The appointment of EAPASA is for a period of five years commencing from the date of publication of the Notice in the Gazette. A condition of appointment is that EAPASA enters into an agreement with the Department of Environmental Affairs (DEA) within 30 days from the date of the Notice. The agreement shall include financial sustainability modelling and quarterly and annual reporting to the DEA and the Minister on financial matters and transformation objectives.
The legal requirement that EAPs must be registered in order to prepare or review EIAs takes effect 24 months from the date of EAPASA’s appointment, in February 2020. Please note that it is only after the agreement between DEA and EAPASA has been finalised that EAPASA will be in a position to open the online registration system. Detailed information regarding the Association can be accessed at www.eapasa.org and by email sent to firstname.lastname@example.org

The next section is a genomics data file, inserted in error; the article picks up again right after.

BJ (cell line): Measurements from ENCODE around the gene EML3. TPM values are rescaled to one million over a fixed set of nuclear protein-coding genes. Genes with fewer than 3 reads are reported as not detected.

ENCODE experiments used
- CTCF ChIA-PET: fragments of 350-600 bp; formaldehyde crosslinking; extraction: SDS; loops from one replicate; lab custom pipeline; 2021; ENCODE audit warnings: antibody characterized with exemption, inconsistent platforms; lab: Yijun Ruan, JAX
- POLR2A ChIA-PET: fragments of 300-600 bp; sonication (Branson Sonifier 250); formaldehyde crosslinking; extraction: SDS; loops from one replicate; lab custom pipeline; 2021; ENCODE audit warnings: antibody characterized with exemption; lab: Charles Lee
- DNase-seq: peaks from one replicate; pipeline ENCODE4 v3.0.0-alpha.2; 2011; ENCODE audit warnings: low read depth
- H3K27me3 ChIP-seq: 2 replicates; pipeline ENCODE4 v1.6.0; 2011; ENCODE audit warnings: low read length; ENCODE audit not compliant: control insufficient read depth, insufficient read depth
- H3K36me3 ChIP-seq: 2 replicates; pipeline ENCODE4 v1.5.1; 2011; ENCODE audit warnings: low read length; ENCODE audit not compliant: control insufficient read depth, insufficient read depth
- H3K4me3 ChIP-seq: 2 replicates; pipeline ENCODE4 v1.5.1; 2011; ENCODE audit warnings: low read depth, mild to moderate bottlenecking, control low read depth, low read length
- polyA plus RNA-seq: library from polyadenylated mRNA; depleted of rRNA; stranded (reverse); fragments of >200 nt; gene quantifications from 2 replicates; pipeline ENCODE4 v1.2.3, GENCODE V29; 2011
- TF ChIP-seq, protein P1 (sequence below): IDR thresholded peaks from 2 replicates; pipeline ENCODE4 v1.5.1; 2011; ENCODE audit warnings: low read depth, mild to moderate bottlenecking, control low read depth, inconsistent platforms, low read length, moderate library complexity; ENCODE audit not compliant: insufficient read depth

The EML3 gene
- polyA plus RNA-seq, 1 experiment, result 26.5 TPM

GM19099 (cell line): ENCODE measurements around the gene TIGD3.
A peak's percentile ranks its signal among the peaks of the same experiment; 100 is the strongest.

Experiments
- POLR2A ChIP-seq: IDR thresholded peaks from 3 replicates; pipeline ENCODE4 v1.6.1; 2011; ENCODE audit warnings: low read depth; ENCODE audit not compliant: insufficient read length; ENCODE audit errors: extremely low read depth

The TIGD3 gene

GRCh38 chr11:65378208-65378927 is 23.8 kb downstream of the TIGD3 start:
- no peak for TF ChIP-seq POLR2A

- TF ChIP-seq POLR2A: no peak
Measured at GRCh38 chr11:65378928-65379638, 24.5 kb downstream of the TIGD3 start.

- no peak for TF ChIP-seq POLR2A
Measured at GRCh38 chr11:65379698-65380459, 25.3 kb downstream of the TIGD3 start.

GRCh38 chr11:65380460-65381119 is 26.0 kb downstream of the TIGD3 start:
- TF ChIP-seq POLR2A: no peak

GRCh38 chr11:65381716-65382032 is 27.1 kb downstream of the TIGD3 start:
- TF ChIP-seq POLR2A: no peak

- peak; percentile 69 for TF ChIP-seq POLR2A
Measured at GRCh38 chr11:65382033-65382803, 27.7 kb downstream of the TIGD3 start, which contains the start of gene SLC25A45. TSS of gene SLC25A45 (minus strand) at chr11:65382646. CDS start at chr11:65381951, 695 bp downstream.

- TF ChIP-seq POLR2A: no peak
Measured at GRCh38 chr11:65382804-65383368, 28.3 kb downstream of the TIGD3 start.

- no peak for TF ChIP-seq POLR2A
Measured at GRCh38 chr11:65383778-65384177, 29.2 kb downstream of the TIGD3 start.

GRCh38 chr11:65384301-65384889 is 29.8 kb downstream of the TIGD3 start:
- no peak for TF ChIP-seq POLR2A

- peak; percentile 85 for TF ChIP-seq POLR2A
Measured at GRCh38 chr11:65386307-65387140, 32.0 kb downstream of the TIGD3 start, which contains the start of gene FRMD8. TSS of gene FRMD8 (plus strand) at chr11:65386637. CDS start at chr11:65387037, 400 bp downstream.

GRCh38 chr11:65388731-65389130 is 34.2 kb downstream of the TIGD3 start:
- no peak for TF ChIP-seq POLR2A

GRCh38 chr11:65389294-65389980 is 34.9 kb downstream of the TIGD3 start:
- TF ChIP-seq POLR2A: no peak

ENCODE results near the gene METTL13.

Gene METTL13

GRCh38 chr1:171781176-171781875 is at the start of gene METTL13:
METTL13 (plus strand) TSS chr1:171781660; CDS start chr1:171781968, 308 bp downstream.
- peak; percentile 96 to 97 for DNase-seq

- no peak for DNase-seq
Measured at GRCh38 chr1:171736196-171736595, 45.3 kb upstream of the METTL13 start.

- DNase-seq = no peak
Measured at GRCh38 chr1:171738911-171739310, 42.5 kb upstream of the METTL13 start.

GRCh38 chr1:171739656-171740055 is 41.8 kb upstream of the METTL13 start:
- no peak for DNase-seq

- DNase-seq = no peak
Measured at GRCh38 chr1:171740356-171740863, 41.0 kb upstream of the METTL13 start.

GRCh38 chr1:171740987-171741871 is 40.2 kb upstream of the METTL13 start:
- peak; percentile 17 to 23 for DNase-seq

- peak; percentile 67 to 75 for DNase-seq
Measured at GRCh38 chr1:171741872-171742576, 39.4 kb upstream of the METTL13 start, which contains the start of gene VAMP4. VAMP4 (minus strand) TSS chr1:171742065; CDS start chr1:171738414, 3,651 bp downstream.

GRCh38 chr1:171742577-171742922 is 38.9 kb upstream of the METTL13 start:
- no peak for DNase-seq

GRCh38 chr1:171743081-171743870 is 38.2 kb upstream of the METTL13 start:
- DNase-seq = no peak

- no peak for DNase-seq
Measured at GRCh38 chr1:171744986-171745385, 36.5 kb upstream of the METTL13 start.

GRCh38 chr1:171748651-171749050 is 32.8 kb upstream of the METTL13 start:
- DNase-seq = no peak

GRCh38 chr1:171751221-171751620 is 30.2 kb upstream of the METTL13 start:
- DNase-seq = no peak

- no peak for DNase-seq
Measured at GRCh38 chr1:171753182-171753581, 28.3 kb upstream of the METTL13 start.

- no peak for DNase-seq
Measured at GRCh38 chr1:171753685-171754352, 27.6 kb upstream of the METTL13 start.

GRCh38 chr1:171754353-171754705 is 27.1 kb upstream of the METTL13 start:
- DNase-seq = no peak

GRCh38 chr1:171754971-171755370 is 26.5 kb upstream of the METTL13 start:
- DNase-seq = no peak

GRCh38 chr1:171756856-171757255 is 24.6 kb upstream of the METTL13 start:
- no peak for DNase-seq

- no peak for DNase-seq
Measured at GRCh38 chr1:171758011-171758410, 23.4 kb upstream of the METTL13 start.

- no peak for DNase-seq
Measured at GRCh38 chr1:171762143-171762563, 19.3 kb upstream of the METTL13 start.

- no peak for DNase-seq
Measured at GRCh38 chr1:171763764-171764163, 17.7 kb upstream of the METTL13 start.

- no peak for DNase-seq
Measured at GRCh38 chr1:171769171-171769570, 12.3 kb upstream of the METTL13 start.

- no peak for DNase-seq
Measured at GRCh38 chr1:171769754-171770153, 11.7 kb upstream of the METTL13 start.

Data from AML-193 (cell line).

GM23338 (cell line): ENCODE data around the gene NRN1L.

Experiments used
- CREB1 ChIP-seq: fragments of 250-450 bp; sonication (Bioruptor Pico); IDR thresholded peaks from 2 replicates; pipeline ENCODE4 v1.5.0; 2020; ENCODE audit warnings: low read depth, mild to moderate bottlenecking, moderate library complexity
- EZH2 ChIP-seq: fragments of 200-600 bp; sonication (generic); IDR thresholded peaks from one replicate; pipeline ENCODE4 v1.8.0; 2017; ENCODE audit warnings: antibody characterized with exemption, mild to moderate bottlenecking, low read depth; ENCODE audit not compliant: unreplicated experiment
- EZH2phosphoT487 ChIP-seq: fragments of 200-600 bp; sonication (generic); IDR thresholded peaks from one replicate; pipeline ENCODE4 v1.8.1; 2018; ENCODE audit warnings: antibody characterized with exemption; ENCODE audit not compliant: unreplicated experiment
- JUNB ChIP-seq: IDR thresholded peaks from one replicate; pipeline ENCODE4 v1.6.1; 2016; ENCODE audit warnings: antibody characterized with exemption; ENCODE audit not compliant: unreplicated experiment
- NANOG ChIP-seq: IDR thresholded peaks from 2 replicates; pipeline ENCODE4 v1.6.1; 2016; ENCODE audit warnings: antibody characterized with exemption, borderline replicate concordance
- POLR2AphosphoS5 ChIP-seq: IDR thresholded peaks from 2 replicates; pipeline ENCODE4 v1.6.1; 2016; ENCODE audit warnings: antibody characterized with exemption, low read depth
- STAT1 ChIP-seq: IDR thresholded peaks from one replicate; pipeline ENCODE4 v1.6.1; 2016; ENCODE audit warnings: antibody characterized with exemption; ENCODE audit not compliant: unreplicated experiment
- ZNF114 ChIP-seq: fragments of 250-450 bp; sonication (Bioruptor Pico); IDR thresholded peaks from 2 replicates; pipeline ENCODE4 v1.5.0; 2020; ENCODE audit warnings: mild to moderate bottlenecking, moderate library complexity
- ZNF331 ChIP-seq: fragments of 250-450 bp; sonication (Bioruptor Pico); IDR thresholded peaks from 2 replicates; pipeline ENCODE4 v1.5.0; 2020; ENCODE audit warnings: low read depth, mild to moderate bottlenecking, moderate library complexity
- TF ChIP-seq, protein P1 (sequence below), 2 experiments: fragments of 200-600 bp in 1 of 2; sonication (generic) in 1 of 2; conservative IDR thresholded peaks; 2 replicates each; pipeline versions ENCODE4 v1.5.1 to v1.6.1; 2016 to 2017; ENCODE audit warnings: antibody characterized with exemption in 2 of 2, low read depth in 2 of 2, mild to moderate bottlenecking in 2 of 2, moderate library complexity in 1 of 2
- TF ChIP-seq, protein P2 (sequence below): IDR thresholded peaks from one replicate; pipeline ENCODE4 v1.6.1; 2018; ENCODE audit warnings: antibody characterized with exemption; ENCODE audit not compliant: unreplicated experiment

The objectives of EAPASA are:
- To assure the public, authorities and developers that practitioners are competent and ethical by:
- Upholding criteria for the registration of EAPs, which include academic knowledge and the skills that are developed from practical experience;
- Upholding a Code of Ethical Conduct and Practice that directs EAPs to act in the best interest of the environment, sustainable development and the public good, which all practitioners must sign on registration;
- Promoting continued professional development (CPD) of EAPs, and requiring a thorough CPD record which must be submitted after five years as part of an application for the renewal of registration; and
- Establishing professional conduct enquiries, including disciplinary procedures and sanction mechanisms.